Friday, November 18, 2016


You Are Of Course Happy For Me

...Trump is making unsupervised calls to foreign leaders with no briefings or guidance from anyone. The transition hasn't even checked in with State Department or the Pentagon...
Donald Trump revealed that his late mother was a big fan of the Queen during his first phone call with Theresa May. The US president-elect also asked the prime minister to pass on his regards at her next audience at Buckingham Palace, according to sources.

The two leaders held a ten-minute conversation last Thursday lunchtime during which he called the UK a “very special place for me and my country”.

As well as invoking his late mother, Mary, who was born in Scotland, Mr Trump offered a casual, open-ended invitation for Mrs May to get in contact if she crosses the Atlantic.

“If you travel to the US, you should let me know,” he told her, according to an official transcript of the conversation. The informality of the invitation raised eyebrows among British officials.
He also invited the Irish prime minister to come to the US for St Patrick's day. God only knows what puerile nonsense he's saying to everyone else. This is a guy who ran on a platform based on the idea that the rest of the world is laughing at us.
It's almost a parody of simple narcissism: ten-year-old Richie Rich, calling up all his friends and his Aunt and his Grandma to tell them about this really neat prize he won at school. He'll leave out the part where he beat up some other kids, stole things, and acted like an unconscious, self-serving ass to get that prize -- because it's all about him, you see, and of course everyone is just as excited about his triumph (for him) as he is.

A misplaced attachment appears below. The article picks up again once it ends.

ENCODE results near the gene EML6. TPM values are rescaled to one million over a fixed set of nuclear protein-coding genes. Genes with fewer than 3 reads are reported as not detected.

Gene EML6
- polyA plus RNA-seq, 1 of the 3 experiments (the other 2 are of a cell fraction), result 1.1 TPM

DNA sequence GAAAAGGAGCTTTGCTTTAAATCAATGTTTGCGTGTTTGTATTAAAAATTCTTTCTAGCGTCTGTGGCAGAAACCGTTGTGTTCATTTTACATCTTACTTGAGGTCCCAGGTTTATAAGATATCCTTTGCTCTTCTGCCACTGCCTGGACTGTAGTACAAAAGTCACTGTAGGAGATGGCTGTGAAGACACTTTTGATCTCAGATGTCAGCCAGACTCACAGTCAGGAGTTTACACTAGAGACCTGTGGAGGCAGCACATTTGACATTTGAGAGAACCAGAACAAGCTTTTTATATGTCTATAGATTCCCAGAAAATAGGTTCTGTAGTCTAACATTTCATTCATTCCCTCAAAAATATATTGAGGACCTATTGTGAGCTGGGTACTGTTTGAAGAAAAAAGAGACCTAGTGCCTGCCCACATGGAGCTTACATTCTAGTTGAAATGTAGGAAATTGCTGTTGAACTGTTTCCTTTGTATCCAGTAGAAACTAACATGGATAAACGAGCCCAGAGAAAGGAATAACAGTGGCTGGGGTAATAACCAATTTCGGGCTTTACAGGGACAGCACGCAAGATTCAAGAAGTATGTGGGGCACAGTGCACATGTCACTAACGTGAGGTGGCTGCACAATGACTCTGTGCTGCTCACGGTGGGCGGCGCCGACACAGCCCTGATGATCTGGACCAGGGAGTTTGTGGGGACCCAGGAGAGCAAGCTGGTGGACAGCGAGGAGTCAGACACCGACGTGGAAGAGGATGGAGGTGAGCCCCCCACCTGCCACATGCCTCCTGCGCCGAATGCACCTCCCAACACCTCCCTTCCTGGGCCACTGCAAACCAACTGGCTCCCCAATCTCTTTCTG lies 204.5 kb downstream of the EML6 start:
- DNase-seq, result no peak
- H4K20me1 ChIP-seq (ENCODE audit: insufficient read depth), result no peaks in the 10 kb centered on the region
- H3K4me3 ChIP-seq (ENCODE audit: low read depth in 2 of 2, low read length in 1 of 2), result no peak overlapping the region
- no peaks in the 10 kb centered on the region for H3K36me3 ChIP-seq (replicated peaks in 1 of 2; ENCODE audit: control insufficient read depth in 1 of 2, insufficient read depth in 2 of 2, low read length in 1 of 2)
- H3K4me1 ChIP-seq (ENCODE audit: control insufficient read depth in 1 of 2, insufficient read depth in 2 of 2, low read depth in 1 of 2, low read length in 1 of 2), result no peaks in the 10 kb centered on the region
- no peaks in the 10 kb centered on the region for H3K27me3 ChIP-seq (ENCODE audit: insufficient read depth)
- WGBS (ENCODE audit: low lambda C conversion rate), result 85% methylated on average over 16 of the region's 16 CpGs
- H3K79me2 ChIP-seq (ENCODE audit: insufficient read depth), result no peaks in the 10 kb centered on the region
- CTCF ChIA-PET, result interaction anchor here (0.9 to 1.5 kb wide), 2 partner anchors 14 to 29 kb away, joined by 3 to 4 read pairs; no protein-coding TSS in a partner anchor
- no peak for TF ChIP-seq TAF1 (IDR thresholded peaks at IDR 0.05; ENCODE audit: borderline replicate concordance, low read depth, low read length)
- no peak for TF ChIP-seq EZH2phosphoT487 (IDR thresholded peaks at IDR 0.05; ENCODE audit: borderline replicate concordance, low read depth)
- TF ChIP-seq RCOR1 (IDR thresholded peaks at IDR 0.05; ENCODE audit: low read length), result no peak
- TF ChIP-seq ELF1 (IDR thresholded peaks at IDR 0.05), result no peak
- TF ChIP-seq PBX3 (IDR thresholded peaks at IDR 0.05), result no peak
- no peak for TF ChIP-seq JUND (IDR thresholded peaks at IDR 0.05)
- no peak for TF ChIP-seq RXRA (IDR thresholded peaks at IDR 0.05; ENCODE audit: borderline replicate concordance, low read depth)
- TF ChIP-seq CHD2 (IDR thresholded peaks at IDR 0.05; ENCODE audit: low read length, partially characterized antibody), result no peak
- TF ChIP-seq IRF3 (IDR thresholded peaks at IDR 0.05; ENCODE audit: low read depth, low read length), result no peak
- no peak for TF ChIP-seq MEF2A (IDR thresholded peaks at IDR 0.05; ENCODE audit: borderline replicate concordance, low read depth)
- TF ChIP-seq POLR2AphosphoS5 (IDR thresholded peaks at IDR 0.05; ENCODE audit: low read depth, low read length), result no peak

They'd better be. They'd just better.

And, What Mike Davis Said  (courtesy of The Soul Of America): This is a point which has been unacknowledged in nearly every Monday-Morning-Quarterback analysis of the election, whether good or bad.  That a large number of Americans responded to Sanders' ideas may or may not have been 'the real revolution' in U.S. politics (the anti-HRC feeling was a factor). 

I'd argue that support for Sanders and Trump was an expression of the same general uneasiness -- that in every major category the United States has been moving in the wrong direction for a long time, compounded now by the obvious enrichment of a tiny segment of the population at the expense of everyone else. But we'll all get a chance to see whether Mike was correct, because the details are in the demographics (italics mine).
But whatever the hypothesis, it must take account of the real revolution in American politics, the Sanders campaign. The downward or blocked mobility of graduates, especially from working class and immigrant backgrounds, is the major emergent social reality, not the long agony of the Rustbelt. I say this while recognizing the momentum given to economic nationalism by the loss of five million industrial jobs over the last decade, more than half of them in the South.

But Trumpism, however it evolves, cannot unify millennial economic distress with that of older white workers, while Sanders showed that heartland discontent can be brought under the umbrella of a ‘democratic socialism’ that reignites New Deal hopes for a Economic Bill of Rights. With the Democratic establishment in temporary disarray, the real opportunity for transformational political change (‘critical realignment’ in a now archaic vocabulary) belongs to Sanders and Warren. We must hurry.